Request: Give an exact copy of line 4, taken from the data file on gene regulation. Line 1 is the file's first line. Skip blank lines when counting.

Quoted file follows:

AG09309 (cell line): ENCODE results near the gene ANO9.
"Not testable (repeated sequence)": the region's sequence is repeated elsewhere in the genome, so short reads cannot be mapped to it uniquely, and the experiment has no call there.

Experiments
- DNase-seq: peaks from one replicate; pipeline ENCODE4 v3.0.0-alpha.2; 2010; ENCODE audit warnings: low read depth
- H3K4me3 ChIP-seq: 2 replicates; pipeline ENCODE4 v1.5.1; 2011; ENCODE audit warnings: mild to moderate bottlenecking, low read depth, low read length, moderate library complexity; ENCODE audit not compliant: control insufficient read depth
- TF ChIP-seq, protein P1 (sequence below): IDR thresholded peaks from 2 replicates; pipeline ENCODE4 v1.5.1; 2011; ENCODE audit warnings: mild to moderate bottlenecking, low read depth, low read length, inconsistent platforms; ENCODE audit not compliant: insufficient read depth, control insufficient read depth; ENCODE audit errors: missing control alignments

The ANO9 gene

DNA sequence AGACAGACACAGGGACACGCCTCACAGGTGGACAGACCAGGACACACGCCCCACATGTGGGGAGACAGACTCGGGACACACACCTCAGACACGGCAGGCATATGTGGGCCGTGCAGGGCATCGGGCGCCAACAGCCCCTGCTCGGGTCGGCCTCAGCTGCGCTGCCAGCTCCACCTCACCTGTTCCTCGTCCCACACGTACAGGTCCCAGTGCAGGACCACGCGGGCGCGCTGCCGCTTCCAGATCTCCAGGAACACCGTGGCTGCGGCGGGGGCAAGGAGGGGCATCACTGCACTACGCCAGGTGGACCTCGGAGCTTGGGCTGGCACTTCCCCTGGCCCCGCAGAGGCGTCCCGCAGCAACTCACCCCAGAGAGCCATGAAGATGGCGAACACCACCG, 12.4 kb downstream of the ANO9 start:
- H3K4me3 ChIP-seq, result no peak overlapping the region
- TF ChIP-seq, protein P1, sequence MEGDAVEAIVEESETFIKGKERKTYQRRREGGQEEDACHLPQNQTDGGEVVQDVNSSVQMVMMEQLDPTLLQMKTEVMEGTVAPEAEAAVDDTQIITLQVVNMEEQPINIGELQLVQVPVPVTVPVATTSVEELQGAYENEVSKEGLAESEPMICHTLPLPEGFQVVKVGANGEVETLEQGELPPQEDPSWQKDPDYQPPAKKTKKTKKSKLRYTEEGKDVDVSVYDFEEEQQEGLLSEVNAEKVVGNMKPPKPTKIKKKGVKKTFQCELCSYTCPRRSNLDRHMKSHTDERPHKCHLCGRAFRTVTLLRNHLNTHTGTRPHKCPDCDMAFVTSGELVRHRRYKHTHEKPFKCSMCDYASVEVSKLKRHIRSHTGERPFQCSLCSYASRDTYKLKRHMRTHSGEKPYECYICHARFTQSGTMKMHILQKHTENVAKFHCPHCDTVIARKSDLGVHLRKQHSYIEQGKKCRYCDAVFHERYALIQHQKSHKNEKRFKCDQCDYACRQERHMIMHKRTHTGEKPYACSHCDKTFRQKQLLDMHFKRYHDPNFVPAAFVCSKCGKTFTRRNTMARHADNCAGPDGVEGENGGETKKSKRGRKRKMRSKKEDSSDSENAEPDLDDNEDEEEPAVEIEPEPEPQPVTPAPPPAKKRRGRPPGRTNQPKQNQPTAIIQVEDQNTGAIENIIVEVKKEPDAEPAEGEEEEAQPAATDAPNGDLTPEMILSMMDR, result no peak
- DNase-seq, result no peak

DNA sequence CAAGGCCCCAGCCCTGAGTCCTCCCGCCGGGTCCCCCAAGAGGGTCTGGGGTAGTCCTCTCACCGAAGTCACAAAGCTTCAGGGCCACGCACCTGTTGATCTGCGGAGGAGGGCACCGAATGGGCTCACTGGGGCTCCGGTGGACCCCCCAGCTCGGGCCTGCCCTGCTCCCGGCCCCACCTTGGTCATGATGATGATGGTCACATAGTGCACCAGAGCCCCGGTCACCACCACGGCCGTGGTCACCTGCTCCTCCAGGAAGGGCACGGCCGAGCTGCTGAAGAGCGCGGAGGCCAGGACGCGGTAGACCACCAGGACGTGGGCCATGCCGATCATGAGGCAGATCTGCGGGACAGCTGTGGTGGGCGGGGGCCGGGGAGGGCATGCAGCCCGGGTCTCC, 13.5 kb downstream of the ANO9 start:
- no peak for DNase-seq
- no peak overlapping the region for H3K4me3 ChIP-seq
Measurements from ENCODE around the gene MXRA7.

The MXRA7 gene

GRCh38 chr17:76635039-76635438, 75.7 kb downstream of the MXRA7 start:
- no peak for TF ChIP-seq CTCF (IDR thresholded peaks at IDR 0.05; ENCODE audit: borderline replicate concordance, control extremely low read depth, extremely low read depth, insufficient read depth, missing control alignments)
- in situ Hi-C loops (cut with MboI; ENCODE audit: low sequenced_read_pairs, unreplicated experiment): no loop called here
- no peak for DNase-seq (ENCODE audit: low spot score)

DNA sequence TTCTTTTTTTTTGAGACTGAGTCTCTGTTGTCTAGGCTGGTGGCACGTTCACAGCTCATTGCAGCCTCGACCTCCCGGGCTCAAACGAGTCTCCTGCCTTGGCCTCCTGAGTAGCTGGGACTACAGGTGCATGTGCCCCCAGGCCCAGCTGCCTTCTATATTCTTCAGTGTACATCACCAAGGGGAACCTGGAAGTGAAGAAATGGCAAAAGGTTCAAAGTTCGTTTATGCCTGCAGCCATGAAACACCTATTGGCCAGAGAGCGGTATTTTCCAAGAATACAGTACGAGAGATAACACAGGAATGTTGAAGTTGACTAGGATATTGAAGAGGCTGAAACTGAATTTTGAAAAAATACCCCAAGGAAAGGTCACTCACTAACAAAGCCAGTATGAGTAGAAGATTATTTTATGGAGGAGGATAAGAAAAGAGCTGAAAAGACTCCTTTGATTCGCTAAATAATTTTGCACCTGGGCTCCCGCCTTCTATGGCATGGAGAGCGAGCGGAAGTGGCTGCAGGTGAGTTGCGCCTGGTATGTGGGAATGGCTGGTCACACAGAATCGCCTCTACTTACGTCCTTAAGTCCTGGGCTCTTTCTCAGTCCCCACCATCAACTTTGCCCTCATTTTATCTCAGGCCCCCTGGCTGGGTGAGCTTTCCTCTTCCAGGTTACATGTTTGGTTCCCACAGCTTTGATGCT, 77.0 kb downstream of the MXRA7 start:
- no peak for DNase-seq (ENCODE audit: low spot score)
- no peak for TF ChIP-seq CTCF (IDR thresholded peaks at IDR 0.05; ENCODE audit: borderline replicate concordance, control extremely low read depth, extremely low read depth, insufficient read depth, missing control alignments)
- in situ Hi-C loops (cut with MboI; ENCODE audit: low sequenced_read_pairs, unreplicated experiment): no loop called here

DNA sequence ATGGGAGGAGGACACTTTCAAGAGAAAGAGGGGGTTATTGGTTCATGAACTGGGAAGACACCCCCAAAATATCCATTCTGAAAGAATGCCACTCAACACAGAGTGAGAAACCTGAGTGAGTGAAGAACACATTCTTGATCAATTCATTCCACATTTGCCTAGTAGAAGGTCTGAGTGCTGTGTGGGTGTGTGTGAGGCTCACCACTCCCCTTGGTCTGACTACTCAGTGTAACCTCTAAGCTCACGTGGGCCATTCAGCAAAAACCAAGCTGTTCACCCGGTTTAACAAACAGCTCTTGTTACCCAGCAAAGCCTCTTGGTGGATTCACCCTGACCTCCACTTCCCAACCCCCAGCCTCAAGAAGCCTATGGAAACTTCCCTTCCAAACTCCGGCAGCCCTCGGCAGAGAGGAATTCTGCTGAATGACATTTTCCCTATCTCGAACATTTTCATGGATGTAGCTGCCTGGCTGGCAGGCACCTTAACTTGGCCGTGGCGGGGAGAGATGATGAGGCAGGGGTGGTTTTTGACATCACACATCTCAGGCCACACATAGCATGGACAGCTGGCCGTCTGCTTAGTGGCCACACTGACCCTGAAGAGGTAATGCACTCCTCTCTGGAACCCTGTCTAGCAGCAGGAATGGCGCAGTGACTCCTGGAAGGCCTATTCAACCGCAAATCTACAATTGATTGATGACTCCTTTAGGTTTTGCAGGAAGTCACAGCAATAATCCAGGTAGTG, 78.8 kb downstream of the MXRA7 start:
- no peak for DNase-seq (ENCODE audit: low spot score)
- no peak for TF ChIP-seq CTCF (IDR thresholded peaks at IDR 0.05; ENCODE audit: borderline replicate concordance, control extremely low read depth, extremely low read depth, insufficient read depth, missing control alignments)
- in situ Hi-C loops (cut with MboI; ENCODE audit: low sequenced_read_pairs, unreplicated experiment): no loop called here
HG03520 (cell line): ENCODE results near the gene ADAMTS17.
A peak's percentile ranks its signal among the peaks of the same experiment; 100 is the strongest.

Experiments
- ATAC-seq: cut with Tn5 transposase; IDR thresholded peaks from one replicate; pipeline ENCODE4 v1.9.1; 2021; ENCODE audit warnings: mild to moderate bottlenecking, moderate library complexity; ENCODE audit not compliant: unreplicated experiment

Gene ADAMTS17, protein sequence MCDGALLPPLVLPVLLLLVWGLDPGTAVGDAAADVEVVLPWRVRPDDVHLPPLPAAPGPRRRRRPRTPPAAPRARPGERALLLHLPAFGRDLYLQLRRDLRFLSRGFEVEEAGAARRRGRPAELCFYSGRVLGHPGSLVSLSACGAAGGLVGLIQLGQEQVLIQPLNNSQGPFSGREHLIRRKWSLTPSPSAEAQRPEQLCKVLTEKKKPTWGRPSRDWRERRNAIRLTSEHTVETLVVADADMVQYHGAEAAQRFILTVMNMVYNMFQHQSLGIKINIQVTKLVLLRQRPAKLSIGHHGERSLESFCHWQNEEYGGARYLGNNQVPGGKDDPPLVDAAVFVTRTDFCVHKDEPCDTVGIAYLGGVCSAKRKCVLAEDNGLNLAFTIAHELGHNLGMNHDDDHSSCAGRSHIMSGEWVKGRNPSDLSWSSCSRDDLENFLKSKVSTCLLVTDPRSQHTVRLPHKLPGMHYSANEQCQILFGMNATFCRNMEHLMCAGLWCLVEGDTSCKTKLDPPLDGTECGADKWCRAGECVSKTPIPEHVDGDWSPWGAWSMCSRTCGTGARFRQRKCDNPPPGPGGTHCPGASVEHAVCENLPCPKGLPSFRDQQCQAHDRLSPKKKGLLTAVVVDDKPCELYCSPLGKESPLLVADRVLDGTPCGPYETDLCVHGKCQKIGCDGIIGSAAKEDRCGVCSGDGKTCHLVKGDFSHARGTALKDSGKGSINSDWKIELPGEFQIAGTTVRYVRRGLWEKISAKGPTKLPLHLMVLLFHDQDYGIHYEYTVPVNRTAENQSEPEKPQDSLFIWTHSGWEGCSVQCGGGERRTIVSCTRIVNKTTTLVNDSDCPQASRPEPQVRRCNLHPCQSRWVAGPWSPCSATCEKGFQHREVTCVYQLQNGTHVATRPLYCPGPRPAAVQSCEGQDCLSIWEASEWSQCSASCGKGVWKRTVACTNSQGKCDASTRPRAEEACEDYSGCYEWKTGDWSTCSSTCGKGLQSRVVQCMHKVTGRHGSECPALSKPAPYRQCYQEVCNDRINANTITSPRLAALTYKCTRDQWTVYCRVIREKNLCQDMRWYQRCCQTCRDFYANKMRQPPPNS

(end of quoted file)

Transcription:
- DNase-seq: peaks from one replicate; pipeline ENCODE4 v3.0.0-alpha.2; 2010; ENCODE audit warnings: low read depth